The tourists simply blinked.

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Stories by Mail, Day 18 – Side by side in orbit



She stirred. A hint of golden light skimmed across the watery roof above, signaling that the sun had retreated hours prior. The creature lifted her colossal fins and swam upward, shaking off sleep. The dark hours were in bloom, and that meant fewer people and less activity. Safety.

An oversized eye popped above the water and swept from side to side, surveying the area. Her moat appeared pristine, uninfected…but at its boundary, she could spot the glow seeping out of the US Capitol Building. Her gaze wandered from window to window, watching the staffers hunched over documents, toiling late into night.

She wondered if the glowing rectangles were calf suns.

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Stories by Mail, Day 11 – The barrel seals the spirit


Well, something like this was perhaps inevitable. Given the size of the postcard, I figured I’d aim for about 70 words. It ended up being over 200, so then I tried entering at the halfway mark…but THEN I misspelled “inconspicuous,” and my attempts to use correction fluid made the section so unreadable that I skipped over that area and moved on. Everything was fine for about 45 seconds, until I realized that even though I’d cut half the story out, the ending wasn’t going to fit either. Needless to say, I won’t be mailing this one!!



“…and typically, you’d be meeting with my Master Taster, but I haven’t seen a prospective order this large in years,” the owner said cheerfully. “I asked Jeff if he’d mind me stealing his thunder. One of the perks of being in charge.” Forte thought the man might’ve grinned; the lower half of his face was almost entirely concealed by ferocious facial hair. “So, what are your plans for 100 barrels of whisky, if you’re open to–Mr. Forte? Everything all right?”

Edward Forte sewed crumpled lines in and out of his brow. He’d been gaping at a small, strangely inconspicuous portrait of the distillery’s founder, which was resting on the wall directly in his sight line. “Uh. Yes, of course. Sorry. It’s just…that portrait. He’s your spitting image.”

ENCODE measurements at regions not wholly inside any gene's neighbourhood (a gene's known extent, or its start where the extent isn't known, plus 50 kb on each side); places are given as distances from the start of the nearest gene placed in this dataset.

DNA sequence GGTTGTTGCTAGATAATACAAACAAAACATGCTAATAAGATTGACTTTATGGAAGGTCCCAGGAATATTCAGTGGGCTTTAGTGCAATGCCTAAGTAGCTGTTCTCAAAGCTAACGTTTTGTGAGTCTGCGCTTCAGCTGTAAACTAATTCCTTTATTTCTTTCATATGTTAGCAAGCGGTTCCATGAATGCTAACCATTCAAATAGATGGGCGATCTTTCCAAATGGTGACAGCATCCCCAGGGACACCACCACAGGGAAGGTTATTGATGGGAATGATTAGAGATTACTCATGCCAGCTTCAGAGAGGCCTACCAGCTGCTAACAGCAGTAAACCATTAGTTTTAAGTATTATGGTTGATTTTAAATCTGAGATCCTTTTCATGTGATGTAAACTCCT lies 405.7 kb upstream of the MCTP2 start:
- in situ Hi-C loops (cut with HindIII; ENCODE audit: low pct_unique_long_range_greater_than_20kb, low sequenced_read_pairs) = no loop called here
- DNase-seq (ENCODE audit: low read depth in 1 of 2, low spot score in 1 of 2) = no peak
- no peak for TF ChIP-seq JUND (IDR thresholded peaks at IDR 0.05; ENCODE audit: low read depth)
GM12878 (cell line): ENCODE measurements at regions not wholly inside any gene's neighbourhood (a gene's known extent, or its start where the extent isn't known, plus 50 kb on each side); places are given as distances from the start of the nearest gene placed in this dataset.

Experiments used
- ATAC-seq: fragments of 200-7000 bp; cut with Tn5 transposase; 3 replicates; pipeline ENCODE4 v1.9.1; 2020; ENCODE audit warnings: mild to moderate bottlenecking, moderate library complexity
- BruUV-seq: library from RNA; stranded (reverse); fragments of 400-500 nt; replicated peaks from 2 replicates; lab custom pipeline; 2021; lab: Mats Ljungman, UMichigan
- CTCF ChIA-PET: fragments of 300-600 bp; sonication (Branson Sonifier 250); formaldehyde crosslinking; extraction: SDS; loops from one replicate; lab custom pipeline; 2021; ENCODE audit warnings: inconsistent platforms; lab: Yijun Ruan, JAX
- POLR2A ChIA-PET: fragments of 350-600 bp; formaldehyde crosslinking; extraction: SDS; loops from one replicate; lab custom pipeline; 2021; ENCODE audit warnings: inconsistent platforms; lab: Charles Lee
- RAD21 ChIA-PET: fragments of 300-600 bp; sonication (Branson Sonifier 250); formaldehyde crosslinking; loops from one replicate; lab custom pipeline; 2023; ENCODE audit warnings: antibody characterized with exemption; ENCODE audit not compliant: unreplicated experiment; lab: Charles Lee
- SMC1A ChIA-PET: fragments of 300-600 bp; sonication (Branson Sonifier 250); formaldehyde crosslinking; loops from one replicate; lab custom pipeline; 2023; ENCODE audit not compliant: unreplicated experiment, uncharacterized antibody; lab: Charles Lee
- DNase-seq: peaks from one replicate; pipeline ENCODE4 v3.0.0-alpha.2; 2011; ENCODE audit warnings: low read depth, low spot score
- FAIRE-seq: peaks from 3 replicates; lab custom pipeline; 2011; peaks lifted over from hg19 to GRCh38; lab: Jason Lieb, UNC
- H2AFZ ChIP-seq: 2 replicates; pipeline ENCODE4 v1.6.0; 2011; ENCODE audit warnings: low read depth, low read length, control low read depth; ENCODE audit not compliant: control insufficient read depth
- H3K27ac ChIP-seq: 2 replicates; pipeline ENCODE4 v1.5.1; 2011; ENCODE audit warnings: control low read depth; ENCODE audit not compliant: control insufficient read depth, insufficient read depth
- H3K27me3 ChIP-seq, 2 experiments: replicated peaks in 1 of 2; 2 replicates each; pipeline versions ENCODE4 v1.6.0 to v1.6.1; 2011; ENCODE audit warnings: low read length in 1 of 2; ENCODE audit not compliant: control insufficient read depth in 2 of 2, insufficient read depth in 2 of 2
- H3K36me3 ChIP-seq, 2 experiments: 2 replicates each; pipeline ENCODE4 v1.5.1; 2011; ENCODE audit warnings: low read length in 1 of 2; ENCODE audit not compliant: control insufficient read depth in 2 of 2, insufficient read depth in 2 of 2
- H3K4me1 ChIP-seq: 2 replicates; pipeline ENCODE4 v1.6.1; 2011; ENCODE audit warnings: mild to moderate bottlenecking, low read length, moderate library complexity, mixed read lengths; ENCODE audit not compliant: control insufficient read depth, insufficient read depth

The owner chuckled lightly. He turned a glass over in his hand, watching the whisky slip in and out of the ice cubes. “So I’ve been told. He was born in the 19th century. I should hope to look so good at 169!” Forte relaxed and made pish-toshing noises, warming to his proposal.

It wasn’t until several hours later, alone in his apartment, that he realized the owner never actually denied being the man in the portrait.

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Stories by Mail, Day 10 – Statuesque



“Going to do one final sweep through the rotunda. You’ll lock up here, Ellis?” the guard asked. His keys jingled in his pocket as he shuffled through the corridor.

Queen Liliʻuokalani heard Ellis’s faint response from the next room. The guards never spoke to her, never paid her the proper respect. None of the strangers who lined up like cattle every day to gaze upon her swore their fealty. Her confusion grew ever thicker.

Darkness swallowed the Hawaiian monarch, as it did each night at 10 PM. A thin sliver of light from the hallway shone on her Order of Kalākaua cross, the word KEOLA barely legible.

Eternal life.

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Stories by Mail, Day 5 – Practice




The calls, tweets, and emails were flooding the lines so violently that the entire telecommunications network was teetering on the edge of a massive crash. Darryl Moreno, newly-promoted mayoral aide, nervously scarfed his lemon poppyseed muffin and stared at the latest report. This morning, the word “fabulous” had appeared on the “Welcome to Las Vegas” sign in a wisp of cursive blue. Seconds later, it vanished–only to resurface again, as if some elementary-school-level specter was practicing its handwriting. No one knew how to proceed.

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Stories by Mail, Day 1 – The Toll



On every birthday, Seth McIntyre dreams of the bridge. “Longest in the world,” his father had proudly proclaimed during a 1994 family vacation to New Orleans, as if he’d personally fastened the lugnuts. They’d taken the elevator to their hotel’s highest floor, the boy glued to the oversized windows, ocularly chasing down the Lake Pontchartrain Causeway until he could see no longer.

But in the dreams, Seth glimpses what lives on the eight-mile section of the bridge where land is not visible, what brushes against the cars so quickly it’s never noticed at all by the waking eye.

He will never fly within 500 miles of New Orleans.